The forward was coming on fast, perpendicular to me, both of us racing for the same ball. I was on defense, and my team was up 1-0. I beat him to the ball, but just barely, and he made his arrival known. I can’t remember how he ended up on the ground, the ball and my right leg trapped by his legs, but it didn’t matter. I heard the audible pop in my right knee and immediately knew that I had torn my Anterior Cruciate Ligament, or ACL, playing a semi-competitive game of intramural co-ed soccer. I fell to the ground, crying out in grief. Not because of the pain—it was surprisingly numb—but because of the vision that flashed in my mind of what the coming months would entail. It wasn’t my first ACL tear. Ten years ago, at the age of fourteen, I tore the ACL in my left knee during the second basketball game of my freshman year of high school. I knew the drill. Rest, ice, compress, elevate, crutches, doctors offices, the diagnosis I already knew, the atrophy of my leg muscles, the loss of independence, the seemingly endless physical therapy and co-pays, the withdraw from the outside world while I healed, the physical pain, the psychological pain, the anger. I was intimately familiar with the process, even ten years later.
The injury felt like a betrayal. It was like my own body was pleading with me “I can’t do it! I’m not strong enough! Do less or I’ll break!” Despite that I had been weightlifting seriously for eight months and could deadlift 200 pounds prior to the injury, I felt like a failure. It felt like everything I had worked for was lost. Most of all I was angry. Angry at myself for not being strong enough. Angry at others for their pity. Angry at my colleagues for their constant earnest and sympathetic question of “What happened?” and angry at my worn and recited response: “I tore my ACL playing soccer.” “I tore my ACL playing soccer.” “I tore my ACL playing soccer.” I was angry at myself for feeling anger when other people in the world knew inordinately more pain than I could ever fathom. I still had both my legs. I would be able to walk again eventually. I had a wonderfully understanding and supportive group of family and friends, and a workplace that allowed me to take sick leave and work from home. I was even privileged for the age that I live in, when ACL reconstruction surgeries are commonplace and the technology is outstanding. I had no right to be angry.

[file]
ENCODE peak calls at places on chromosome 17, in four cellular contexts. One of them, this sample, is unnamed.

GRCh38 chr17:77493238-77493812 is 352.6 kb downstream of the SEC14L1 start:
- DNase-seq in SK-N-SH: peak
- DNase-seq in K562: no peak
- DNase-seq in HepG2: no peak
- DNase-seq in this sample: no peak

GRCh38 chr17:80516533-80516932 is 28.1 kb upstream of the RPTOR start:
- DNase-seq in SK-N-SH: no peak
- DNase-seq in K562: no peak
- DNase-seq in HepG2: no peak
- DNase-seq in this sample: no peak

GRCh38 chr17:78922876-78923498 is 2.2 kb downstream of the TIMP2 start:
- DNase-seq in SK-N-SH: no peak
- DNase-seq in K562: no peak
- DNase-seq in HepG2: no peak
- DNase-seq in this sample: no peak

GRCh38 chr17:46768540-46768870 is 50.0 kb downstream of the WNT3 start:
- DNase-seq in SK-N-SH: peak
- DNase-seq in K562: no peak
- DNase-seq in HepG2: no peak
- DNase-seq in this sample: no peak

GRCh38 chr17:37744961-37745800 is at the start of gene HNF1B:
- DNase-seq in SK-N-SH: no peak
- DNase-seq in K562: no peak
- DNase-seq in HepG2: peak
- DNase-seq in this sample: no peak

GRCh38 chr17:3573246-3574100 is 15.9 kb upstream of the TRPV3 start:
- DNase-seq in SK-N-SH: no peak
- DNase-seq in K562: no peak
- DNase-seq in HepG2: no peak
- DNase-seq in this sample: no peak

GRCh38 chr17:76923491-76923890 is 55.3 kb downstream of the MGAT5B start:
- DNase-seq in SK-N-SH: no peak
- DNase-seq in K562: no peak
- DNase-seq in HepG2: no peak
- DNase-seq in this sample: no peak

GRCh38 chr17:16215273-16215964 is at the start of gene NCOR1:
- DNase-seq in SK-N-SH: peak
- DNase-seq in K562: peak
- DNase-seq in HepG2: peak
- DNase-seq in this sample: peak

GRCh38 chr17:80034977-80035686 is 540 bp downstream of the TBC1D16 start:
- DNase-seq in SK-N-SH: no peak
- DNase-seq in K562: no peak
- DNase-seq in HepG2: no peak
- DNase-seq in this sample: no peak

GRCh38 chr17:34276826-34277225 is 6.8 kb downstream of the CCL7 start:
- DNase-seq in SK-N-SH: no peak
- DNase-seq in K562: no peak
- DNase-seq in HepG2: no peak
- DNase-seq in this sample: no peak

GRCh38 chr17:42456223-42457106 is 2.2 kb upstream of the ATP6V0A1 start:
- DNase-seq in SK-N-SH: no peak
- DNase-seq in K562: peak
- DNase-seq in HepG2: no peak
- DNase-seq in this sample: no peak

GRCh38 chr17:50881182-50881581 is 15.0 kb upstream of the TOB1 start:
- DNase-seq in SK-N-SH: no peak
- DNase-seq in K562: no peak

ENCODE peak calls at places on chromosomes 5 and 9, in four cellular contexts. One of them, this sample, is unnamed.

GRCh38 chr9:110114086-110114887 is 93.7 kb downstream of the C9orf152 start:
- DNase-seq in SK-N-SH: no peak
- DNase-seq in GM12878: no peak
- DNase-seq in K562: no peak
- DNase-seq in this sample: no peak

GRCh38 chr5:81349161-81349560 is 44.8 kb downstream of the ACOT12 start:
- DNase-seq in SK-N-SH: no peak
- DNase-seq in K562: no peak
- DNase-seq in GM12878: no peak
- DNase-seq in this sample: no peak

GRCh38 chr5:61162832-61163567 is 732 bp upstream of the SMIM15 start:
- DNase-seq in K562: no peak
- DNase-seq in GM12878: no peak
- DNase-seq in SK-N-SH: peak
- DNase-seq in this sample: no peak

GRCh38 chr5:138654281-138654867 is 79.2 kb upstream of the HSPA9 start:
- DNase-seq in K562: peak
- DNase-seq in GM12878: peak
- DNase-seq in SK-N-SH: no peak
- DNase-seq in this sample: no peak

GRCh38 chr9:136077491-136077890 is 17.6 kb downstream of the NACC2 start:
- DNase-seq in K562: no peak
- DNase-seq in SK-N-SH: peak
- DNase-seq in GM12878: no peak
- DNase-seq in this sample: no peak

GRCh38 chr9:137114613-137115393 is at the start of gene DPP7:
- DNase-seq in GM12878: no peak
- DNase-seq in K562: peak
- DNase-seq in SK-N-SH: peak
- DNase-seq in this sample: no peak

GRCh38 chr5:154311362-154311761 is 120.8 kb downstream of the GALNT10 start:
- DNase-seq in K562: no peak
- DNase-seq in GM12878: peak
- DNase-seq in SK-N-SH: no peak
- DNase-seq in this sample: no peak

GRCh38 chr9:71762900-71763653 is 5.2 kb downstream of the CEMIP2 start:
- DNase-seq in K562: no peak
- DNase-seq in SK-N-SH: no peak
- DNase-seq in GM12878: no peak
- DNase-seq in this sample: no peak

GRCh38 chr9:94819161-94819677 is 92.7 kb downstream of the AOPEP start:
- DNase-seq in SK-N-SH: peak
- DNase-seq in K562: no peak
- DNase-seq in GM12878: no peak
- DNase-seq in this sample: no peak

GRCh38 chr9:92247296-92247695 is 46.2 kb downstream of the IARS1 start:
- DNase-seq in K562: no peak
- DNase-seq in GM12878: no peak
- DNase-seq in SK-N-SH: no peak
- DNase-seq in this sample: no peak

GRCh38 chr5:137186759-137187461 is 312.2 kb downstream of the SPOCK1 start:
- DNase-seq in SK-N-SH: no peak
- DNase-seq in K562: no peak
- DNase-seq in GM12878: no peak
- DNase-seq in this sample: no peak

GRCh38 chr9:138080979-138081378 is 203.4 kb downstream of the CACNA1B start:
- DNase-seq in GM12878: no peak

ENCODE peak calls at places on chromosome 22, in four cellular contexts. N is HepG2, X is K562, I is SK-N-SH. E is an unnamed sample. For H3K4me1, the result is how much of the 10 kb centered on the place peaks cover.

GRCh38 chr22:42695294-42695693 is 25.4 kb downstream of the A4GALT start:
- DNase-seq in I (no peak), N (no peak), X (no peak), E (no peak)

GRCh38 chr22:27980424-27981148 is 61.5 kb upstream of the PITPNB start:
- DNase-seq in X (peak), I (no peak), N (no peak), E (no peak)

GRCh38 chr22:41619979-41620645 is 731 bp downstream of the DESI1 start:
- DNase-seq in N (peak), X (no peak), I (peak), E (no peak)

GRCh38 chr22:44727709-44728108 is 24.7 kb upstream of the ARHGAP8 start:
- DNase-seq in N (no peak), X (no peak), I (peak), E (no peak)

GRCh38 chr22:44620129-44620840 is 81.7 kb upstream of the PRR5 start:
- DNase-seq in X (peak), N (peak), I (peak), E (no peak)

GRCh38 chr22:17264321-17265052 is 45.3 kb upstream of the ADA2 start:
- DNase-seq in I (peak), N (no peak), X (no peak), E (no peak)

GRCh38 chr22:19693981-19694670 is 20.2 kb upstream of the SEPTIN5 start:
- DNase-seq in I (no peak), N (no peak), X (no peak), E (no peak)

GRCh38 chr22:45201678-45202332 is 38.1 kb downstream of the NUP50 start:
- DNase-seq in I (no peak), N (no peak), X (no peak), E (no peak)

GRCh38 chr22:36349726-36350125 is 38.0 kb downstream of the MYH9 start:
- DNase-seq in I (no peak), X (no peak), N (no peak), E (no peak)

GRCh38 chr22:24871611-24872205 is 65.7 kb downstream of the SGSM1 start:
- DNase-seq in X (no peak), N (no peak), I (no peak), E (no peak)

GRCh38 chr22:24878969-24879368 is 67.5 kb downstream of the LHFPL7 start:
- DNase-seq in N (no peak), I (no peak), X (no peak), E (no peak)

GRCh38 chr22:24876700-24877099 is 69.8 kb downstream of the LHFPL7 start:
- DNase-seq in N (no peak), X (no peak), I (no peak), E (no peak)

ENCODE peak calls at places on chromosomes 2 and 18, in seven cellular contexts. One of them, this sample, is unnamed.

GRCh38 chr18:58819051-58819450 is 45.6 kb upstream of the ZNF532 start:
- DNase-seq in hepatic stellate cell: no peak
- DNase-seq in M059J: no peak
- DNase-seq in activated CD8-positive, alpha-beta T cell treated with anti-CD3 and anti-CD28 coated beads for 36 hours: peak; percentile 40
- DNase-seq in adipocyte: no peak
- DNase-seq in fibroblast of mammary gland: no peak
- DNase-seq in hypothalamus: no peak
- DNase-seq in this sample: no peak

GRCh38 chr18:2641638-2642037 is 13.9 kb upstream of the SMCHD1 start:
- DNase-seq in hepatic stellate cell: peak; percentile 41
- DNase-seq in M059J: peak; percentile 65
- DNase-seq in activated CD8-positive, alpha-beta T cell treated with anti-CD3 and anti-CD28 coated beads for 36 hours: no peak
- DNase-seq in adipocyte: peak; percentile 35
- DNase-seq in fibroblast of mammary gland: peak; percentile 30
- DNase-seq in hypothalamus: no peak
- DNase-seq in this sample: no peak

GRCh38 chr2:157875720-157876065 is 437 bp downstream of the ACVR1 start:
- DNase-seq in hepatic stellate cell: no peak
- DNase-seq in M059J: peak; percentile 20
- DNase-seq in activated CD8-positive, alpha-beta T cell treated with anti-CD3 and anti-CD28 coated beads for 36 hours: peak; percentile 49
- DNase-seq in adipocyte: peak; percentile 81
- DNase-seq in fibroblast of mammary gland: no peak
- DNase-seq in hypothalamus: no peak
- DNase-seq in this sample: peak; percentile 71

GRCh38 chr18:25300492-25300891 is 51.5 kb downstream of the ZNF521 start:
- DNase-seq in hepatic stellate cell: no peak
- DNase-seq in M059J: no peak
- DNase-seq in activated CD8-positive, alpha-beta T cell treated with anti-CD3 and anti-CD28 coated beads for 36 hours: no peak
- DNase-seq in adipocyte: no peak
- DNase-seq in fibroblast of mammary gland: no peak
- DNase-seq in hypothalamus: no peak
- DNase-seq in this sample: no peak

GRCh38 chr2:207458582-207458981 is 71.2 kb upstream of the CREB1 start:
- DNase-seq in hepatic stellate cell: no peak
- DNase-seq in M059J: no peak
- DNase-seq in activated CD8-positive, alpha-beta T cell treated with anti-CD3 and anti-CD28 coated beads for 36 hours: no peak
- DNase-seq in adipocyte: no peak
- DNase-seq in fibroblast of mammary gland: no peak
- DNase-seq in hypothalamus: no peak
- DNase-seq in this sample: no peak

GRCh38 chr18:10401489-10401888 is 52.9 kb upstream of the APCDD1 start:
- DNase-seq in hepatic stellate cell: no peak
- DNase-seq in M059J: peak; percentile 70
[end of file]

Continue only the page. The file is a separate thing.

When anger boils within your soul and takes up your mental state for extended periods of time, it is oppressive in the way that fire is oppressive. It may look and feel inviting, but it will burn you. After the initial blow had passed, I realized that the anger was only a surface emotion, as it always is, that covered up real feelings of fear, sadness, and grief. Instead of being angry at the thing that had already happened, that I couldn’t have controlled or prevented, I channeled it. I showed up everyday. I was ten minutes early for physical therapy appointments twice a week. I did all of the exercises they asked of me and then I did an extra set. I took notes of my doctor’s advice. I researched what had changed in the past 10 years since I had last researched ACL reconstruction and rehabilitation. I did everything I could to get back to my normal life as fast as I could. What else would I do? In my mind there was simply no other path to take. Recovery was my path.
Day by day I healed. My body surprised me with every new milestone: achieving a flexed quad muscle, achieving a fully-straight leg, making one full rotation on the exercise bike, walking with only one crutch, walking without a brace, walking without crutches at all. My body was resilient despite the setback. In the process, I relearned something I had forgotten: my body was strong. I am strong.
I hope you never suffer from a devastating injury. But if you do, find solace in this: the adversity is worth it. It’s always worth it.